• The setting – I immediately fell in love with the setting for this third installment. The Moonlight Carnival is shrouded in mystery. It’s showy and shocking and its illusions make for an interesting backdrop for characters like Audrey Rose, who have so much faith in science. I also loved that this takes place on a ship, where there is no escape, further adding to the isolation and fear passengers begin to feel with each murder.
  • Thomas – One of my favorite things about Audrey Rose’s partner in crime, her equal in many ways, is how respectful he is of her. Thomas is very much in love with her but never wants to make her feel like she is obligated to be with him. I’ve enjoyed his quick wit and playfulness so much throughout the series.

  • The love triangle – My major issue with this third installment is how odd it felt for Maniscalco to introduce another love interest so late in the game. This isn’t because I think Audrey Rose shouldn’t have options should she wish it, but because it all happens so fast. Literally a week before she meets this other potential suitor, she was saying yes to marriage with Thomas. It felt like this cheapened the bond they had already developed over the course of the first two books.
  • Mephistopheles – I didn’t not like the ringmaster of the traveling carnival. My issue with his character is that personality wise if you told me all his lines were said by Thomas, I would have believed you. Their personalities were far too similar.
  • The epilogue – This is slightly spoilery, but I will avoid specifics. I did not like the epilogue because it felt like it erased everything that happened for the past 400 other pages. It patched together relationships far too easily and makes me wonder how certain dynamics will play out in the fourth. If none of the issues that arose in this third book are addressed in the fourth, I really don’t understand the direction this one took at all.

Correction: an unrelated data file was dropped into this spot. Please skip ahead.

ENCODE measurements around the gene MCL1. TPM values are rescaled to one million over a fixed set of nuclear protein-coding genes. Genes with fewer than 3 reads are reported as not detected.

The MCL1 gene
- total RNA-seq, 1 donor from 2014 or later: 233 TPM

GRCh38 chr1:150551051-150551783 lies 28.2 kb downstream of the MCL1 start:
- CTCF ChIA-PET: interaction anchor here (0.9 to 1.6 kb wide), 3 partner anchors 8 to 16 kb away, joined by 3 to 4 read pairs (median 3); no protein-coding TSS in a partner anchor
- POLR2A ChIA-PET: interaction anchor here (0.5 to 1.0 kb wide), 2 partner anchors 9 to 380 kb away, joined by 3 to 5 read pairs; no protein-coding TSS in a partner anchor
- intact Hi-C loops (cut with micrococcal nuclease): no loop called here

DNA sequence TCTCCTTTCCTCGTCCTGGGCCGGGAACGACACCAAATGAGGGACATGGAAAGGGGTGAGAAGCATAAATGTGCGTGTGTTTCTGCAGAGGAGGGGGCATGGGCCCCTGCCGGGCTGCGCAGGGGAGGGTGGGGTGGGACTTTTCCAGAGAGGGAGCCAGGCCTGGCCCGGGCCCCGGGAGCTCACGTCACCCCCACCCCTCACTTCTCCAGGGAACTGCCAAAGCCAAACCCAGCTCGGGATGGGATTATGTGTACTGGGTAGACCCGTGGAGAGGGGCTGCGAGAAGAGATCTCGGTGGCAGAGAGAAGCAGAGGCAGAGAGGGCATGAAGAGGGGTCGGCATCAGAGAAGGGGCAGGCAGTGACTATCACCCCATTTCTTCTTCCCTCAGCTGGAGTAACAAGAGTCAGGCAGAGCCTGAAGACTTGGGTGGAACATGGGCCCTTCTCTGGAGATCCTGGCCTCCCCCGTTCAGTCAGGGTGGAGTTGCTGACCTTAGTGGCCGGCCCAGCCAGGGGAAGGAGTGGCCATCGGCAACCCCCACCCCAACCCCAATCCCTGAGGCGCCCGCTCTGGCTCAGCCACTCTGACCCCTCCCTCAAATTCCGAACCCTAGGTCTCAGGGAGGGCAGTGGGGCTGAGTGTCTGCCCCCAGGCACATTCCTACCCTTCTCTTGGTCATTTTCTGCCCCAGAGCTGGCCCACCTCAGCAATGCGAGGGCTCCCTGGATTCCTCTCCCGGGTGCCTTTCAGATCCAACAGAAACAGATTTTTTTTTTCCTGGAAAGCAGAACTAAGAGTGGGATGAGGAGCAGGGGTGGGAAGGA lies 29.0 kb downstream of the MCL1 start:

While Escaping from Houdini is my least favorite in Kerri Maniscalco’s Stalking Jack the Ripper series, it still offers an enjoyable and entertaining read.

★ ★ ★
(3/5)

ARC Review: Dark and Deepest Red by Anna-Marie McLemore

Title: Dark and Deepest Red
Author: Anna-Marie McLemore
Series: N/A
Pages: 320
Publisher: Feiwel & Friends
Release Date: January 14th 2020
**I received an ARC of this book from the publisher which does not influence my review**

TW: contains a slur for Romani people

      “Summer, 1518. A strange sickness sweeps through Strasbourg: women dance in the streets, some until they fall down dead. As rumors of witchcraft spread, suspicion turns toward Lavinia and her family, and Lavinia may have to do the unimaginable to save herself and everyone she loves.
      Five centuries later, a pair of red shoes seal to Rosella Oliva’s feet, making her dance uncontrollably. They draw her toward a boy who knows the dancing fever’s history better than anyone: Emil, whose family was blamed for the fever five hundred years ago. But there’s more to what happened in 1518 than even Emil knows, and discovering the truth may decide whether Rosella survives the red shoes.
      With McLemore’s signature lush prose, Dark and Deepest Red pairs the forbidding magic of a fairy tale with a modern story of passion and betrayal.”

swirl (2)

Anna-Marie McLemore’s latest novel, Dark and Deepest Red, is equal parts magical and horrifying as the novel shifts between two timelines where young women are caught in a never-ending dance, unable to stop. In 1518 Strasbourg, France, a fever takes hold of the residents. First it is a small group of women, fallen under a spell that compels them to dance. As the frenzy continues, some of these women begin to dance themselves to death. With each passing day, more are brought under the spell, losing themselves while their families become desperate for a cure. Lala and her aunt have done their best to blend into this small town, have hoped they have hidden their Romani heritage deep enough in order to escape persecution. But as the townspeople grow more desperate to put a stop to the sickness and find someone to blame, suspicions turn to those who’ve never quite fit in.